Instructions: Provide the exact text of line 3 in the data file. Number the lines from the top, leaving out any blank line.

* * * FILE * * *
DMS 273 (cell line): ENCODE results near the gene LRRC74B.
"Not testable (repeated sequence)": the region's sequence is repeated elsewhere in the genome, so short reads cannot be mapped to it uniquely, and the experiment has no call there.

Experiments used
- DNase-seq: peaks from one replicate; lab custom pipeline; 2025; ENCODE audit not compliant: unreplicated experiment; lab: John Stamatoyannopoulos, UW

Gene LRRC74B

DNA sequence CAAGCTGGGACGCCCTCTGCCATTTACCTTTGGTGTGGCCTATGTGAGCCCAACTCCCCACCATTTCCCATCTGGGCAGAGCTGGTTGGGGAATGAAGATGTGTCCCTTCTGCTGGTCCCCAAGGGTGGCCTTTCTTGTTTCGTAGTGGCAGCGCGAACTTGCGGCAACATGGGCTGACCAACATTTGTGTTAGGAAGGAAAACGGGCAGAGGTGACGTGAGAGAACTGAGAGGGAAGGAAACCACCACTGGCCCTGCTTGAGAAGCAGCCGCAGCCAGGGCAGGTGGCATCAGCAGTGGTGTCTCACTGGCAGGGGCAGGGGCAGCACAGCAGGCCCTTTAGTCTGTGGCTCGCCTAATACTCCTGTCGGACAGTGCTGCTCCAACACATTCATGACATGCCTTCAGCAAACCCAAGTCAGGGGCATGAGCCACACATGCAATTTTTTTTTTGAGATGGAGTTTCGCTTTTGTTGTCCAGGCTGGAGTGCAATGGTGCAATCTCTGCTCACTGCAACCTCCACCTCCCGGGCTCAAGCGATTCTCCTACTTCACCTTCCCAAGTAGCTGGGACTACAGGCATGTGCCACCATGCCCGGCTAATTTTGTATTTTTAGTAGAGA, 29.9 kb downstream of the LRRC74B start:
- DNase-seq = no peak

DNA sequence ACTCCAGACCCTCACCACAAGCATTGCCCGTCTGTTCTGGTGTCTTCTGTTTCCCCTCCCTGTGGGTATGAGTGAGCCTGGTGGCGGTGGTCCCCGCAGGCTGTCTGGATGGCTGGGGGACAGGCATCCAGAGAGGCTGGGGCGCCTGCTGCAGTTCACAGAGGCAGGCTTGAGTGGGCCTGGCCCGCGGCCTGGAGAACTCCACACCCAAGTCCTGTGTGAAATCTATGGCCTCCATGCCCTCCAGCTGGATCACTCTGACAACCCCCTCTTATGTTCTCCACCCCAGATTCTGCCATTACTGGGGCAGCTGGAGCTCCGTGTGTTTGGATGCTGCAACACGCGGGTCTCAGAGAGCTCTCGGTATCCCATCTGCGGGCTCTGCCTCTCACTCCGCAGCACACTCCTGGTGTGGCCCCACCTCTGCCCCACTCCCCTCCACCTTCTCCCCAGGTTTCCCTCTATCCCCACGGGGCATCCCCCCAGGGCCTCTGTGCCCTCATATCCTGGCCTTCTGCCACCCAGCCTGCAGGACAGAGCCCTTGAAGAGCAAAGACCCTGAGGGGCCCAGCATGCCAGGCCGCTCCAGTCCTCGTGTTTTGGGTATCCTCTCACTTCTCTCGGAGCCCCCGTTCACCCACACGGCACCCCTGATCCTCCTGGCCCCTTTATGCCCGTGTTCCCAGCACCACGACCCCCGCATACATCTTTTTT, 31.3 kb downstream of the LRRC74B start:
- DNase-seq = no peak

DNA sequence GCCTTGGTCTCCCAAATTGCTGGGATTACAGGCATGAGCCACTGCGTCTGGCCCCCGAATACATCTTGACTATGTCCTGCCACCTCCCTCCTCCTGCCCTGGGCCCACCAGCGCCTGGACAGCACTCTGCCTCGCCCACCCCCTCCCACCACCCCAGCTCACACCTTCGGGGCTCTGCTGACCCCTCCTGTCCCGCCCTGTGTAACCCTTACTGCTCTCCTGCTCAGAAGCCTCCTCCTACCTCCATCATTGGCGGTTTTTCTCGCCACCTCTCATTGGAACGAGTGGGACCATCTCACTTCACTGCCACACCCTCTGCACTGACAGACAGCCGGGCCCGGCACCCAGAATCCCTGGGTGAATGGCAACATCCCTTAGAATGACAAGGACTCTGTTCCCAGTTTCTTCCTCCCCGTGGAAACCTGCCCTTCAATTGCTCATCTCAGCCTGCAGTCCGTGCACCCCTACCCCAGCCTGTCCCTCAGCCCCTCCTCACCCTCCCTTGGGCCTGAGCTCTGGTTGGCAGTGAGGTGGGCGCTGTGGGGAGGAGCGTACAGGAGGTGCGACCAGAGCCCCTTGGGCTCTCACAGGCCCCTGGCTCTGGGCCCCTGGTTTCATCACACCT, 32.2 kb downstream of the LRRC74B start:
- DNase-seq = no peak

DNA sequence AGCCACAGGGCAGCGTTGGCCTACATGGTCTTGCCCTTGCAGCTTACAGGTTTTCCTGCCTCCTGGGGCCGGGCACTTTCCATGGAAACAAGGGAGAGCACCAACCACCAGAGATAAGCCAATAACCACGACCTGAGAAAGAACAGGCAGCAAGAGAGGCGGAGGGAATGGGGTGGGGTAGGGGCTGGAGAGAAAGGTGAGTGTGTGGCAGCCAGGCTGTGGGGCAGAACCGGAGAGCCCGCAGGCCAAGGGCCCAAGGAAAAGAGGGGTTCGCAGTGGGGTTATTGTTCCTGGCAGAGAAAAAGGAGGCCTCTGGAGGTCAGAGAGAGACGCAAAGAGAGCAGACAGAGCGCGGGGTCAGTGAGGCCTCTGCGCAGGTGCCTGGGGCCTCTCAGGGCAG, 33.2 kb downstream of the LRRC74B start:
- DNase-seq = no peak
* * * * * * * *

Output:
Experiments used